There are two primary ways to get Bitcoins. But before this, you need a program called a [Bitcoin wallet](http://bitcoin.org/en/choose-your-wallet), which tracks the Bitcoins you have, and manages your addresses. You can get a Bitcoin wallet for pretty much any desktop OS, for [Android](https://play.google.com/store/apps/details?id=de.schildbach.wallet&hl=en), or you can use a hosted site like [Mt. Gox](https://mtgox.com) or [Coinbase](https://coinbase.com/) (though remember, these sites are hosting your money, so take precautions here). Your wallet manages some **extremely sensitive** data, and so you should take care to keep it safe and backed up, or you can lose your Bitcoins forever.
-The easiest way is the same as with any other currency - by receiving them from someone else. To do this, you create an address with your Bitcoin wallet that you can give to others; for example, my address is `19LayHDujXwVpuLv2cqgFFfBFwmegx3Z8s`. You give this address to someone, and they send a certain amount of Bitcoins (or fractions of Bitcoins) to that address. This transaction is submitted into the Internet, where other people verify the transaction to prove that the person actually owns those Bitcoins. Once enough people have verified the transaction, the coins are considered "transferred", and they're yours. There are [several exchanges](https://en.bitcoin.it/wiki/Category:Exchanges) to trade Bitcoins with others for other currencies (I use Mt. Gox), though there are often times difficulties in transferring US dollars to one of these (as PayPal and the credit card vendors don't let you use them for buying Bitcoins). You can also find people who will trade informally in places like [#bitcoin-otc on Freenode IRC](http://bitcoin-otc.com/).
+The easiest way is the same as with any other currency - by receiving them from someone else. To do this, you create an address with your Bitcoin wallet that you can give to others; for example, my address is `19LayHDujXwVpuLv2cqgFFfBFwmegx3Z8s`. You give this address to someone, and they send a certain amount of Bitcoins (or fractions of Bitcoins) to that address. This transaction is submitted into the Internet, where other people verify the transaction to prove that the person actually owns those Bitcoins. Once enough people have verified the transaction, the coins are considered "transferred", and they're yours. There are [several exchanges](https://en.bitcoin.it/wiki/Category:Exchanges) to trade Bitcoins with others for other currencies (I use Mt. Gox), though there are often times difficulties in transferring US dollars to one of these (as PayPal and the credit card vendors don't let you use them for buying Bitcoins). You can also find people who will trade informally in places like [#bitcoin-otc on Freenode IRC](http://bitcoin-otc.com/).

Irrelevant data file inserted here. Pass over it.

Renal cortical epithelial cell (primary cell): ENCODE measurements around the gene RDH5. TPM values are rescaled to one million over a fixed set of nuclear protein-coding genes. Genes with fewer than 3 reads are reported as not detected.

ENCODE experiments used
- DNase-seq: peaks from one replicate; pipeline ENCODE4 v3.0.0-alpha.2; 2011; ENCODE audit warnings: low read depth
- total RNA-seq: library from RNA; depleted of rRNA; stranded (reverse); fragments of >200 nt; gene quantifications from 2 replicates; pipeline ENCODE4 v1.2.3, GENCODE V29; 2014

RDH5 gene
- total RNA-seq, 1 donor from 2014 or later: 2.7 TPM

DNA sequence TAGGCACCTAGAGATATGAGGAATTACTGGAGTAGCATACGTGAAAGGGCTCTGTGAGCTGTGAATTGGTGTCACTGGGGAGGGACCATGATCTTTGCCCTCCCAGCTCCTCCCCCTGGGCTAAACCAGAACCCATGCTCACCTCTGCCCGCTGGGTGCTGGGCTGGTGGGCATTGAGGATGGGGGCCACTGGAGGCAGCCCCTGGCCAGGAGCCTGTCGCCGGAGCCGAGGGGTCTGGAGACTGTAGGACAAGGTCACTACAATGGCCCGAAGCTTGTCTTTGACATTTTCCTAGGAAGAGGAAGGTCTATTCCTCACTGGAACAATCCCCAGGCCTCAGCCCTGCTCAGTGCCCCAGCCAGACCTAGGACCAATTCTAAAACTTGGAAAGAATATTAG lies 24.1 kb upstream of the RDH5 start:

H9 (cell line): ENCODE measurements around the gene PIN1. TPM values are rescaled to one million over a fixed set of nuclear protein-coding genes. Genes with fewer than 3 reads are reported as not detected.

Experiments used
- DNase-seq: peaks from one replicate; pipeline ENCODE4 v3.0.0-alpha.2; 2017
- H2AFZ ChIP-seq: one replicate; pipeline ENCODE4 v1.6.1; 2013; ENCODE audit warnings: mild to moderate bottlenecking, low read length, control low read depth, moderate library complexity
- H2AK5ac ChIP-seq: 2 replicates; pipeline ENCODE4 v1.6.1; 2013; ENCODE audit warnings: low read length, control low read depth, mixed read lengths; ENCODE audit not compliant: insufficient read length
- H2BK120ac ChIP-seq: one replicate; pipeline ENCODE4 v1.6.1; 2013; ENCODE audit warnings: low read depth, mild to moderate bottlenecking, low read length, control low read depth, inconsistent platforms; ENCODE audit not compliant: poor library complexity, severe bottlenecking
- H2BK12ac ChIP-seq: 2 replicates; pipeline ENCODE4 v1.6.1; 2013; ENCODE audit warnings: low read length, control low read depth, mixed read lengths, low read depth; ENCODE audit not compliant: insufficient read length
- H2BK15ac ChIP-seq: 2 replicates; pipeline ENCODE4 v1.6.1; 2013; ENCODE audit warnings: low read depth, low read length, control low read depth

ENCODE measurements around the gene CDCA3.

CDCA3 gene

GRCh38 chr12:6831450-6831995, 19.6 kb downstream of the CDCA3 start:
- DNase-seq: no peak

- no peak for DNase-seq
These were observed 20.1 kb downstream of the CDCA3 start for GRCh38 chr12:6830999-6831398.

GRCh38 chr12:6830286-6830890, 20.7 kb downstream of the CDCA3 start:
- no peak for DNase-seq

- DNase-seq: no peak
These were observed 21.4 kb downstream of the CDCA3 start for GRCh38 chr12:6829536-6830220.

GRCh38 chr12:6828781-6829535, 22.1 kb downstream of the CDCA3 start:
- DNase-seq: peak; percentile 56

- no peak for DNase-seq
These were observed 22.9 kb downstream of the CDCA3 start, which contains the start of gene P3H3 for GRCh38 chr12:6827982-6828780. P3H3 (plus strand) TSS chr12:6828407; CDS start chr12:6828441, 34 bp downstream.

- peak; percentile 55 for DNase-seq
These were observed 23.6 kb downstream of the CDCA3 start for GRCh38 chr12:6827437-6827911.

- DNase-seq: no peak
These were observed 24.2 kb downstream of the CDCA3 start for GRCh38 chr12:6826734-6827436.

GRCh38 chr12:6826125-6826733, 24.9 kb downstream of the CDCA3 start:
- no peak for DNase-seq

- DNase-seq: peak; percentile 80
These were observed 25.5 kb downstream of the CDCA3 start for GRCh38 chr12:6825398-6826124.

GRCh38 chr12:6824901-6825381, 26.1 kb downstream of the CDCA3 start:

The other way is a process called **mining**, which involves running a program (a **miner**) which helps verify transactions on the network. This program verifies other people's transactions by processing really hard math problems. The result of verifying these transactions, however, is the chance for free money. Every few minutes, a new block of Bitcoins is "found" by a miner, and they get to keep them. Additionally, when other people transfer Bitcoins, they can optionally include a "transaction fee", which goes to a miner. One problem with this is that finding Bitcoins is difficult to do, because so many other people are trying to do the same. To mitigate this, many people join a [mining pool](https://en.bitcoin.it/wiki/Comparison_of_mining_pools), where any Bitcoins found are distributed among the whole pool. Some people go so far as to build custom computers to do Bitcoin mining at scale, and there are [hardware lists](https://en.bitcoin.it/wiki/Mining_hardware_comparison) that talk about how to get the most bang for your buck.